In the article from the WWF, it states, “The top threats to species identified in the report are directly linked to human activities, including habitat loss and degradation and overexploitation of wildlife.”
Perhaps this isn’t news to you. You’ve known about what’s happening with animals all over the globe. And you are one of many people who are trying to do what you can to support the lives of God’s creatures. Kudos. We do try to do our part.
I knew of recent animals that had gone extinct, like the black rhino (heartbreaking) in 2011, and the announcement that bumblebees are now on the endangered species list. But I had no idea 60% of wildlife had been wiped out in the last 40 years. Devastating.
WWF’s executive director of science and conservation, Mike Barrett, said in a Guardian article, ““We are sleepwalking towards the edge of a cliff. If there was a 60% decline in the human population, that would be equivalent to emptying North America, South America, Africa, Europe, China and Oceania. That is the scale of what we have done.”
That’s a pretty devastating message.
Recently, I saw a beautiful ad that Iceland banned as being too political. Below is the video via you tube. It’s not too political. It’s TRUTH.
The truth is shown in that little minute and a half ad. The truth that there are only 7500 orangutans left in this world, losing on average a thousand a year. This ad needs to be out there for people to see.
Check your food products. If they have PALM OIL listed, consider not purchasing it. The orangutans’ habitat is being destroyed for palm oil. These poor animals have lost their food and homes. It’s killing them off. So please read the ingredients on the foods you get to make sure you’re not supporting their extinction.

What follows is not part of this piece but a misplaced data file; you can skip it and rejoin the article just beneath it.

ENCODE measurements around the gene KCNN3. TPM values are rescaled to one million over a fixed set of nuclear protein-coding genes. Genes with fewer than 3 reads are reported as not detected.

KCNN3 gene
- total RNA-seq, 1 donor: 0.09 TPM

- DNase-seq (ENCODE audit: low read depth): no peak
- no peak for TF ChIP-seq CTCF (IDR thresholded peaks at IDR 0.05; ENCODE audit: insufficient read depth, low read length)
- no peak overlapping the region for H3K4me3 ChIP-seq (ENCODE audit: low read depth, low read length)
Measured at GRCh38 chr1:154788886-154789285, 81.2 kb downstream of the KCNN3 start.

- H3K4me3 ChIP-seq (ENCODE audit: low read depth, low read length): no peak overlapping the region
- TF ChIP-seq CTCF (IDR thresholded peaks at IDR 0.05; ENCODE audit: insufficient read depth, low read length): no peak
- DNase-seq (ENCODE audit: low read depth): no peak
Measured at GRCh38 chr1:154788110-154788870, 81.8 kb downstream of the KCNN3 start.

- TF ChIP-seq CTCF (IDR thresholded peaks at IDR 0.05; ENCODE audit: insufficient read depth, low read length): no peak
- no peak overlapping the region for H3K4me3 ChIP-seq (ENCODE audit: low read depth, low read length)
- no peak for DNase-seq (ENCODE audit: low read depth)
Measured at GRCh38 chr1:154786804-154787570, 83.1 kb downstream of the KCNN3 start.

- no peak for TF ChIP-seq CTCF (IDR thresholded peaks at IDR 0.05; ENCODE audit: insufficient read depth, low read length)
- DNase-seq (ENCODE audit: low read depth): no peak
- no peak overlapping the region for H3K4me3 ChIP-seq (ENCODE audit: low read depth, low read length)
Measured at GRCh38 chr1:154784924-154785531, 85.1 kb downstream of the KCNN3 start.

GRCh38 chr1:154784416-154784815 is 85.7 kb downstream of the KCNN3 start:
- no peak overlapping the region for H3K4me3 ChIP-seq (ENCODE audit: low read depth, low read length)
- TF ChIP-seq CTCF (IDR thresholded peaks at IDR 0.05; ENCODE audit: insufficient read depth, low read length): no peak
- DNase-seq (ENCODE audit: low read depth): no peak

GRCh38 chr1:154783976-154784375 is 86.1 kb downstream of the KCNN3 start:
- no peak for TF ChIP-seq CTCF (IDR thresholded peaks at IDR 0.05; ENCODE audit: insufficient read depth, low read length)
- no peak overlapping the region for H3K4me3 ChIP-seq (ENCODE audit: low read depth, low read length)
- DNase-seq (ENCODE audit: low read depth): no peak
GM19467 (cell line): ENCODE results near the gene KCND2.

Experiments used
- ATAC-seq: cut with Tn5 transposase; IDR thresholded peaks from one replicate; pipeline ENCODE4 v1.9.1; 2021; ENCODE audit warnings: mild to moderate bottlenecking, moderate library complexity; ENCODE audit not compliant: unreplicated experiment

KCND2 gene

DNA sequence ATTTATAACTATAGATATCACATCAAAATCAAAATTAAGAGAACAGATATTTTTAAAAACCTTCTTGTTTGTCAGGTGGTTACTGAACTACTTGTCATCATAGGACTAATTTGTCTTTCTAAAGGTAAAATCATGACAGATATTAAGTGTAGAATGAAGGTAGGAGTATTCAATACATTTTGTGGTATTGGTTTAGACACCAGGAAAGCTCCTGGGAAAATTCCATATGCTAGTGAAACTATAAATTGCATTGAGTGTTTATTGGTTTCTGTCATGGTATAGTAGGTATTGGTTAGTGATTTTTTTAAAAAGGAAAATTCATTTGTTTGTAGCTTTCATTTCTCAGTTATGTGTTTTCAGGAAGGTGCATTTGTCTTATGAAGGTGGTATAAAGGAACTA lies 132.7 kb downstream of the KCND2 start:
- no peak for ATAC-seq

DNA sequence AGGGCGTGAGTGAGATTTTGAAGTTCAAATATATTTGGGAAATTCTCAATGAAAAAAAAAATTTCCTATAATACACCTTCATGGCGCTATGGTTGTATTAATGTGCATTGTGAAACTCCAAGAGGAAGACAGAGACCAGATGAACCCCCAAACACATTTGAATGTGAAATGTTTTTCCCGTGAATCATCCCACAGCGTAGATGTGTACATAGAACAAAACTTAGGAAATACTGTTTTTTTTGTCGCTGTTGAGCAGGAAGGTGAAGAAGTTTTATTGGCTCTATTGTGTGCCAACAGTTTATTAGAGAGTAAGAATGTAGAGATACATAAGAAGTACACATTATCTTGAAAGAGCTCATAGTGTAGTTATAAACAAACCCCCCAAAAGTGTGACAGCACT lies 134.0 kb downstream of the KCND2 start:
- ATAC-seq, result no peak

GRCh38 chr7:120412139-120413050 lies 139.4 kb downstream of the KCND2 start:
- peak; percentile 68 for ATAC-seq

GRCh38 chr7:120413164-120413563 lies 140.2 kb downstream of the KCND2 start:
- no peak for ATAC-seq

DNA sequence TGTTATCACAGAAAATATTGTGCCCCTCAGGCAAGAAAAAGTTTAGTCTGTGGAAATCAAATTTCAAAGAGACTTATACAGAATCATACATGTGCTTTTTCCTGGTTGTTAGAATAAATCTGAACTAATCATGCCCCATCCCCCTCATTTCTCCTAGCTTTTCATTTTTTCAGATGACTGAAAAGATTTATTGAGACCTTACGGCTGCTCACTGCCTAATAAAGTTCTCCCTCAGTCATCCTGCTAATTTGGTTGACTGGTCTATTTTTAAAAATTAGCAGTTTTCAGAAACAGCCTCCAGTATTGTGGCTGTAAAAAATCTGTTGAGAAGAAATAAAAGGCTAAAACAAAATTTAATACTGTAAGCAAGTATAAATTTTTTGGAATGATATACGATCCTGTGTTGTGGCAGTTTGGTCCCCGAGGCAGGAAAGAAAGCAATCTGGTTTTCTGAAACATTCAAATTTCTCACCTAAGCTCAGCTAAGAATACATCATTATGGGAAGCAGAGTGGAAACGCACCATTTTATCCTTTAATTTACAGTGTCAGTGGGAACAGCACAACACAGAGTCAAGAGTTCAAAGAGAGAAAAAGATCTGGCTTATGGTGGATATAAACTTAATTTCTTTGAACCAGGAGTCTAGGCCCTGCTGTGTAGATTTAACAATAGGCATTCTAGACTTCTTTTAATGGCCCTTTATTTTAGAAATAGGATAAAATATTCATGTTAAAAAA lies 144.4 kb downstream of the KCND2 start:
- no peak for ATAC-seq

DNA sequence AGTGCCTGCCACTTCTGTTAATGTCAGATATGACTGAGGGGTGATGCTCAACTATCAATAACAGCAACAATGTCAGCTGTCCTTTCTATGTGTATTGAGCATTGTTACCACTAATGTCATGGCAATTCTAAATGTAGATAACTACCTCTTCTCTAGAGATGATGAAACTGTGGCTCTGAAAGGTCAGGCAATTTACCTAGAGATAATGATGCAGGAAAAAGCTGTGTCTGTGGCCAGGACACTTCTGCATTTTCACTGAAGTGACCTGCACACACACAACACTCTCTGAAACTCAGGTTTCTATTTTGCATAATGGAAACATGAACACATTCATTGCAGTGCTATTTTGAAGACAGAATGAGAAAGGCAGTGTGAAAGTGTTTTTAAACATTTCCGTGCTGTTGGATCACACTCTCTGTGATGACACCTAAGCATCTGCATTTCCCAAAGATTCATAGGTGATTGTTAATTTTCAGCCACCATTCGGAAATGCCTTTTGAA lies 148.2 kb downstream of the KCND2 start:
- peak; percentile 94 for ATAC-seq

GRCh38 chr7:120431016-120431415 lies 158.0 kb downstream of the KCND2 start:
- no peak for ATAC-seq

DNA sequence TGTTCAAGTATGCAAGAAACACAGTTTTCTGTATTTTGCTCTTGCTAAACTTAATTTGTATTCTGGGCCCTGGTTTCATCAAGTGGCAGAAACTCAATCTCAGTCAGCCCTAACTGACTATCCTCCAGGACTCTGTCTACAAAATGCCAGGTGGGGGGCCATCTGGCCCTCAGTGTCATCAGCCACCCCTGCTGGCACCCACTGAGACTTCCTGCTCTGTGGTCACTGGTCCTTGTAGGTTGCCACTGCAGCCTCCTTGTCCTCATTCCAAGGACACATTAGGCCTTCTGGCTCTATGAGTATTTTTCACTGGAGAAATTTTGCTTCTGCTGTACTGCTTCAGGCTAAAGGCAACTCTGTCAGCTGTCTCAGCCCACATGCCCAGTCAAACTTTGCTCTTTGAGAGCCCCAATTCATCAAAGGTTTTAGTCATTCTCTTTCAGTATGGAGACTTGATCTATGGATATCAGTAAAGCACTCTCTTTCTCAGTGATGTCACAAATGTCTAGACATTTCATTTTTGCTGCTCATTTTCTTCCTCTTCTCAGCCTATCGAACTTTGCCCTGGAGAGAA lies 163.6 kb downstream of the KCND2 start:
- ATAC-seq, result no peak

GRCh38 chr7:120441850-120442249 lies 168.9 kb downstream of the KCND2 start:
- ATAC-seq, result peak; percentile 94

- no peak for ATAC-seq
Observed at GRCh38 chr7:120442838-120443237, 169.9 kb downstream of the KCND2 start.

Two more pieces of data from the Living Planet Report for 2018 that was echoed in the ad above: “Species population declines are especially pronounced in the tropics, with South and Central America suffering the most dramatic decline, an 89% loss compared to 1970” and “Freshwater species numbers have also declined dramatically, with the Freshwater Index showing an 83% decline since 1970.”
What have we done to help keep God’s creatures alive and well? The WWF said that the creation of the US Endangered Species put in place in 1973, has helped 99% of the listed endangered species to be saved from extinction.
What else can we do to help? Wildlife and biodiversity issues have to stay as one of our top concerns.
Little things my family does is we don’t use straws at home or at restaurants because of the plastic problem in our oceans and other waterways. We try and buy recyclable and biodegradable items. We don’t use harmful pesticides on our yard. We don’t litter anywhere.
My family donates to certain organizations, but we don’t specify which ones because in our Orthodox Christian faith, we aren’t supposed to announce what we give for the good of others, but do so privately.
All of God’s creation matter on this Earth. He assigned us to take care of this planet, and we need to step up and do that. He’s counting on us.
“Love all creation, the whole of it and every grain of sand within it. Love every leaf, every ray of God’s light. Love the animals, love the plants, love everything. If you love everything, you will perceive the divine mystery in things.” – Starets Zosima from the novel, The Brothers Karamazov